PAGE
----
I thought my boss was handing me some papers for our next staff meeting.
How I wish that had been the case.
My eyes bugged out of my head as I read the ticker news of a mass shooting on the campus of Virginia Tech. Thirty-two dead, including the gunman. Sheer terror. Utter disbelief. Unfathomable anguish.
Not merely another Columbine.
A shocking event more horrific than Columbine.
It is so easy to comodify other people’s pain and use it as a soapbox to further our own philosophical agendas. I want to avoid that at all costs. There are a jumble of emotions: fear, disbelief, anger, sadness, grief, questions, courage, resolve.
No, regardless of how much you may love Jesus, nobody gets a cut card from the class called Grief and Frustration. The problem of evil isn’t merely amplified here: it’s blared at an ear-splitting pierceness.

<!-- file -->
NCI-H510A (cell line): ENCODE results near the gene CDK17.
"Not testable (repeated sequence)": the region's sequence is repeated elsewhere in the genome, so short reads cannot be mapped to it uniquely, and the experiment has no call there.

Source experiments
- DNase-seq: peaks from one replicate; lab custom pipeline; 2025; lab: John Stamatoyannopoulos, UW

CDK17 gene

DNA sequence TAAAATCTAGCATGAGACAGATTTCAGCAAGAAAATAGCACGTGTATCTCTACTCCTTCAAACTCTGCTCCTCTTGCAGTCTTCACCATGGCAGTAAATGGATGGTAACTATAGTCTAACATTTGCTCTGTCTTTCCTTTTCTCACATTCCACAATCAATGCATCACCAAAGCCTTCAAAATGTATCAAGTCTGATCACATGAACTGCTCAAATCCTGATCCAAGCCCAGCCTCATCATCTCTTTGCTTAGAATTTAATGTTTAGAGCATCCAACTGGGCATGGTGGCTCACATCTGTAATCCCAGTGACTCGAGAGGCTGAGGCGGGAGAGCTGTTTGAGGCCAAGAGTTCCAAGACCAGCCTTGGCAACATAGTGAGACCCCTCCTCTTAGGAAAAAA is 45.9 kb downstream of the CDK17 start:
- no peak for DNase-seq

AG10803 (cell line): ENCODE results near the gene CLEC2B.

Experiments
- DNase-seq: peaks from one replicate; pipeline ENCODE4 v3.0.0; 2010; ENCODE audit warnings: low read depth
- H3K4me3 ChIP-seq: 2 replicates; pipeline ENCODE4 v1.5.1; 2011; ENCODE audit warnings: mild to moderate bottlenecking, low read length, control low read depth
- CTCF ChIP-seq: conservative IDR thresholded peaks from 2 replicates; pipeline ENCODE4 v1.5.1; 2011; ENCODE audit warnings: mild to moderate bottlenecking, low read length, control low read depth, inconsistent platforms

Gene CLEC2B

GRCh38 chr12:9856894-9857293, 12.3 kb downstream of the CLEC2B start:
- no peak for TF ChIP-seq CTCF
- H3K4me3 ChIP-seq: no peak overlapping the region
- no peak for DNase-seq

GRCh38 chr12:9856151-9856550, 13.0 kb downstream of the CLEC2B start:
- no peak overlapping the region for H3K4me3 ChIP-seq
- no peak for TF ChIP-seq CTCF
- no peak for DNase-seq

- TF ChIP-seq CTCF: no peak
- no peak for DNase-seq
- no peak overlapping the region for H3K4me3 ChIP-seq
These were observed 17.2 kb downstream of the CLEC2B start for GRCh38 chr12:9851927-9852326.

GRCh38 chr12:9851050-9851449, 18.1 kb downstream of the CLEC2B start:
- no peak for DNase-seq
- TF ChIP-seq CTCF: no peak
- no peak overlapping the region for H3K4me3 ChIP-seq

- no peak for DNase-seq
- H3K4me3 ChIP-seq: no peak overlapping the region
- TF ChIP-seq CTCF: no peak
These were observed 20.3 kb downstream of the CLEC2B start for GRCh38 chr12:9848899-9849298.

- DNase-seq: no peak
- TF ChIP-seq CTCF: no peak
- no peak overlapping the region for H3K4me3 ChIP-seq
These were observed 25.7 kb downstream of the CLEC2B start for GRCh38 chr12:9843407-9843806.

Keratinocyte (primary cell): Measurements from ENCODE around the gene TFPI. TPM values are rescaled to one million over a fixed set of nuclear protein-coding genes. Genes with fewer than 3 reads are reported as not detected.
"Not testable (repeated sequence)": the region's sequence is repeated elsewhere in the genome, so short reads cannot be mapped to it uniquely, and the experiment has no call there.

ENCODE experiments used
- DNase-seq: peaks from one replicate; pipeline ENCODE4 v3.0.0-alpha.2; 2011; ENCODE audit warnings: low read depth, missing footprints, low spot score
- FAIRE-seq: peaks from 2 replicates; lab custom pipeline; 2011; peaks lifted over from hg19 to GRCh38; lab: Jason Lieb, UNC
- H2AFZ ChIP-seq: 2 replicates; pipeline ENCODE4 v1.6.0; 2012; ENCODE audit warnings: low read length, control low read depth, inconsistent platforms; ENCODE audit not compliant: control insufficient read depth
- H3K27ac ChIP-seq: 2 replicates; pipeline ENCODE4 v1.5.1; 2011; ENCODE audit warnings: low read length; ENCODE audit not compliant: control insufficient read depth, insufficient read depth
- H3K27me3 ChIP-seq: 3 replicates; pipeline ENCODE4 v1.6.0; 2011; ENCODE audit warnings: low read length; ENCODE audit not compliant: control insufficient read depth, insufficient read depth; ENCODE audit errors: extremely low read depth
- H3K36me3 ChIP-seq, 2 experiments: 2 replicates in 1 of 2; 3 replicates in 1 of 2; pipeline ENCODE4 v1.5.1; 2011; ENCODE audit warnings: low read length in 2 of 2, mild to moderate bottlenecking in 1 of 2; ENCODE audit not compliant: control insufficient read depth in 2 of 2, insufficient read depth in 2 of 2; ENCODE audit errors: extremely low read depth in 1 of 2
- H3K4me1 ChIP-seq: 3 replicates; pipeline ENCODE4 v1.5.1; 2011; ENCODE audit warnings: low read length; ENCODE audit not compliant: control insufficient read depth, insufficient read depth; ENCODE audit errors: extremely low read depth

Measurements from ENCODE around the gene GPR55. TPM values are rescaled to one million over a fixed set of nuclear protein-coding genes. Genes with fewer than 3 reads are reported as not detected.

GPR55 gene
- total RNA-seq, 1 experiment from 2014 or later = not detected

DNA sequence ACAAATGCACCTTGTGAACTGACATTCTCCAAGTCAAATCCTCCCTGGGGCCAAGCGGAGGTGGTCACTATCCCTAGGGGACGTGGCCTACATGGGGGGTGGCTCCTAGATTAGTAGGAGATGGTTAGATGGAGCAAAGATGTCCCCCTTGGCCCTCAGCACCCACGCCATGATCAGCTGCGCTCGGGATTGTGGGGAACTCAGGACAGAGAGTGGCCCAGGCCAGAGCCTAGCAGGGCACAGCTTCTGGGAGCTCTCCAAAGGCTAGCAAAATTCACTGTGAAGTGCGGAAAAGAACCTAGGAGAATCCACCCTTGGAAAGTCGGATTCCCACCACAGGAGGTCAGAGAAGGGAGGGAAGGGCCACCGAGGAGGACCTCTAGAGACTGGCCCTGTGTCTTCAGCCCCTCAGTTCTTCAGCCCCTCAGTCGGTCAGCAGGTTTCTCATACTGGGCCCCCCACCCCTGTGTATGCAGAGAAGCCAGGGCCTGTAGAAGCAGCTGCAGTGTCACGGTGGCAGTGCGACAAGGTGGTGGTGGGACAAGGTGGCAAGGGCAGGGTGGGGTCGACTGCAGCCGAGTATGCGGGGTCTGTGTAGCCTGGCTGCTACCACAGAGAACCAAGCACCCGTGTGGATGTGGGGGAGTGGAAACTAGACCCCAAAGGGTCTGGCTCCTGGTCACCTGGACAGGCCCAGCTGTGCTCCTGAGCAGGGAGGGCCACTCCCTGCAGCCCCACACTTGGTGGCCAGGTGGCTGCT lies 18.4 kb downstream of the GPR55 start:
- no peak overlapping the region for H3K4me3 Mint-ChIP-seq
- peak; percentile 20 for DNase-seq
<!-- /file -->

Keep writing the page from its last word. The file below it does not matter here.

Our thoughts, prayers, and blessings upon each of the families and surviving victims are what we have to offer. As a person who has experienced the lost of loved ones, I was comforted more by the presence of God and the available shoulders to cry upon and ears to vent my anger and frustration than anything else. May all at Virginia Tech find the same as they walked a road few will have to.